Although Google and Apple have been able to hold an iron grip over the mobile duopoly in the last years, alternatives constantly keep emerging, trying to loosen this grip. Compared to Android or iOS, they have had moderate success, but as standalone initiatives, CyanogenMod, Firefox OS, Tizen and others offered a refreshing new perspective with great promise.
While struggling to have a noticeable impact, Firefox OS has come a long way since it debuted in 2013 (let's not forget Android in its early years). While I still consider 2014 as a rollercoaster year for Mozilla, 2015 won't be far behind. Changes, internal and external news are bound to shape Firefox OS's future, some in the short term.
Let's recapture the most important news about Firefox OS in the past months.
Panasonic Launches Firefox OS TVs
After showing Firefox OS on TV's at CES, Panasonic's Smart TV's powered by Firefox are now on sale in Europe.
As a Firefox OS launch partner of Mozilla, Panasonic's latest line of Viera smart TV's includes the CR850, CR730, CX800, CX750, CX700 and CX680 models.
According to Panasonic, the TVs support web apps alongside other web content and interactions with other devices. Mozilla has seeded APIs to help developers build for the platform. As of now there are various content companies offering apps for the platform, such as Netflix, Hulu and Youtube.
Firefox OS Launching in Africa
In March Mozilla introduced a new deal with France's Orange, which will be selling a new phone called the "Klif". It's a device that will sell for under $40, including a bundle of voice, data and text services. The Klif is already available in 13 markets including Egypt, Senegal, Tunisia, Cameroon, Botswana, Madagascar, Mali, The Ivory Coast, Jordan, Niger, Kenya, Mauritius and Vanuatu.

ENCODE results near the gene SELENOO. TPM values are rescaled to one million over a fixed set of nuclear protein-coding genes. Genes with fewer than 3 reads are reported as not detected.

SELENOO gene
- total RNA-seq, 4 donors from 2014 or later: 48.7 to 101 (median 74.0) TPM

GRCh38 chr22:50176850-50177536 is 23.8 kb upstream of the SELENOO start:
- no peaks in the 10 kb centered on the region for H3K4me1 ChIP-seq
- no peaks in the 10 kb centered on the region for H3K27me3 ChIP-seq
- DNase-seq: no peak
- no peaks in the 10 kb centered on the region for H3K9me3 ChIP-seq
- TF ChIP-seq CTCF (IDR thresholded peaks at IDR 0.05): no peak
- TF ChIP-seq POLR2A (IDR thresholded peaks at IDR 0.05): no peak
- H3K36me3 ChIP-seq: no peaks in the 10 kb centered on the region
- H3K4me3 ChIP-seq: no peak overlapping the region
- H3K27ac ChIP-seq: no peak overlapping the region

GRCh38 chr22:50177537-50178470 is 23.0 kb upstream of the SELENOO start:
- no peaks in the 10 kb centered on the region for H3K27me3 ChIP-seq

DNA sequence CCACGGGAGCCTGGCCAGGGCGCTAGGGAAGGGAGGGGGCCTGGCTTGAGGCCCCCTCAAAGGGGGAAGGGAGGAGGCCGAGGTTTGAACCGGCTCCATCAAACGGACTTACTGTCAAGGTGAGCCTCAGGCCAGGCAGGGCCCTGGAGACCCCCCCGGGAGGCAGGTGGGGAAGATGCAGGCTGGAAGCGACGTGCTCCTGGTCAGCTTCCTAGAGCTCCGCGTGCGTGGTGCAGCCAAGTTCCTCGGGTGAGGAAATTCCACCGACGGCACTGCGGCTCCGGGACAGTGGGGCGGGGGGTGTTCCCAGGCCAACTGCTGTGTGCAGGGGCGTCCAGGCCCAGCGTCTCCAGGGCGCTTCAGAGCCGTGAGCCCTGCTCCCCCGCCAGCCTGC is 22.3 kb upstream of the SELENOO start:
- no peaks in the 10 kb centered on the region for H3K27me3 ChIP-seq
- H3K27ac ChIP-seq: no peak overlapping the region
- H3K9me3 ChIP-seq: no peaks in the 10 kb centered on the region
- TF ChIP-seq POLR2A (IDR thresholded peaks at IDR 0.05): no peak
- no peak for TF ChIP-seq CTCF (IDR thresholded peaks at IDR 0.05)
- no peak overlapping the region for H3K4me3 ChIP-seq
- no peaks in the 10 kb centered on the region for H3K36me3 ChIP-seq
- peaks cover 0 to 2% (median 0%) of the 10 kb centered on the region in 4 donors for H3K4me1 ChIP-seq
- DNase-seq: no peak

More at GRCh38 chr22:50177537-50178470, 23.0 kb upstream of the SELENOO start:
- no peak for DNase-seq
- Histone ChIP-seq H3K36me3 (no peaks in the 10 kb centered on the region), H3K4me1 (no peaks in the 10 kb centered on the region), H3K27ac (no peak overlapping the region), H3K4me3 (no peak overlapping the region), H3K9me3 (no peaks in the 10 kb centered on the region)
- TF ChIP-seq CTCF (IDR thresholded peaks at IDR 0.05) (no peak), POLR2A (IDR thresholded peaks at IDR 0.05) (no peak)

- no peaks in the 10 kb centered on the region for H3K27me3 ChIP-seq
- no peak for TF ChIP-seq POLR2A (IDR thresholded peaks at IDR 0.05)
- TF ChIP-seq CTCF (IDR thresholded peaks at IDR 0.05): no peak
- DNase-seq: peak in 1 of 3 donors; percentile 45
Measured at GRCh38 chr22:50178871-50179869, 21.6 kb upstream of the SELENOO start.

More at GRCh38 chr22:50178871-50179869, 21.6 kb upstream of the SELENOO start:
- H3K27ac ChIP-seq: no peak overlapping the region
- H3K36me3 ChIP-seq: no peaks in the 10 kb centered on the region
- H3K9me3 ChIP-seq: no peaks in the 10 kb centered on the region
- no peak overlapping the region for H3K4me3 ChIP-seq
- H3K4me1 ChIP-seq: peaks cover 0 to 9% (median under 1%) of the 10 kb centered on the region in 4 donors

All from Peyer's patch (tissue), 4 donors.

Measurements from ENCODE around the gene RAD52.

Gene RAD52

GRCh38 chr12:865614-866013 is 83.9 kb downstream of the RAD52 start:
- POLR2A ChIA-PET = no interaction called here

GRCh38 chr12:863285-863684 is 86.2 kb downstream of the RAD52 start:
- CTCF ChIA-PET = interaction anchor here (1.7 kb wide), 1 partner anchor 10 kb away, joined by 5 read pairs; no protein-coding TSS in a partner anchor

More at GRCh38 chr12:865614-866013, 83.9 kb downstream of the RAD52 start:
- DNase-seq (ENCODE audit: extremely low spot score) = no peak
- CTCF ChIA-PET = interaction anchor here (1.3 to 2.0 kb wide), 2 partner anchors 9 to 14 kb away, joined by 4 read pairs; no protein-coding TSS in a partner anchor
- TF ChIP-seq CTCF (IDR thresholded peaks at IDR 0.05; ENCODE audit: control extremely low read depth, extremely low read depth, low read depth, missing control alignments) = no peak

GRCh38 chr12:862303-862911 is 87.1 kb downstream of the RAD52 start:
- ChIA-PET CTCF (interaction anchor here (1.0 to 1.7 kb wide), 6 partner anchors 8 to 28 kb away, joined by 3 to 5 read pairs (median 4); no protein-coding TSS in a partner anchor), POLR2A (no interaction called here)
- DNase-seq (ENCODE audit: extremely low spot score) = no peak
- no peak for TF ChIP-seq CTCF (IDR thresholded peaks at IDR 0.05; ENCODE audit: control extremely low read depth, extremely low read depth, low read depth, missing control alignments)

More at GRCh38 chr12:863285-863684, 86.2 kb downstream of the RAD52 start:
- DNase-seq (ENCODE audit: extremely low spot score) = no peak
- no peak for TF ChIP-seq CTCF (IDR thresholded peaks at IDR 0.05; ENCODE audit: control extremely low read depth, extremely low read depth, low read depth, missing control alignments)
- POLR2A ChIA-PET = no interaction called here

New Strategy "Ignite"
A new "Ignite" initiative under CEO Chris Beard aims to change the strategy regarding Firefox OS by focusing on selling Firefox OS smartphones which
"…people want to buy because of the experience, not only the price".
Mozilla's $25 handsets did raise some interest, but were unable to gain bigger traction.
"We have not seen sufficient traction for a $25 phone, and we will not pursue all parts of the program",
New Firefox OS devices will come with an enhanced ability to work offline, an improved software update delivery system and go beyond Web apps. Ignite promises to add support for flip phones and boost Mozilla's position regarding Firefox OS and the Internet of Things.
Mozilla is considering adding Android app compatibility to Firefox OS, which would mean a wider app ecosystem with more possibilities.
"To bridge this app gap between user expectations and the readiness of the ecosystem, we will explore implementing Android app compatibility."
It remains to be seen just how Mozilla will make Android apps work well on Firefox OS, but only a few are expected to debut on the platform. If everything works out, adding more Android apps is possible in the future.
Beard further acknowledged that Mozilla faces
"…sophisticated competition from the most aggressive and largest technology companies in the world…"
but believes that Firefox OS can make it with the right recipe of apps, features, and pricing.
On 5th June, Chief Technology Officer Andreas Gal left Mozilla after nearly seven years, to launch a startup that hopes to provide the computing brains for the Internet of Things. Gal co-founded the Firefox OS efforts and his startup's two co-founders were also employees.
Less than 2 weeks after the announcement of the Ignite initiative, Gal's departure marks a major change Mozilla faces with Firefox OS. A month before, Mozilla's former president, Li Gong, left Mozilla to work on another startup named Gone Fishing, which aims to build a mobile operating system on the same web principles of Firefox OS.
Another Firefox OS executive is also leaving Mozilla to Gone Fishing, James Ho, Mozilla's senior director of mobile devices.
With Gong and Ho's departure, more than 30 engineers from Mozilla Taiwan were also 'poached' by Gone Fishing. According to some Taiwanese sources, just one day after leaving Mozilla Taiwan, James Ho began recruiting mid and senior-level employees from the company to work at the company.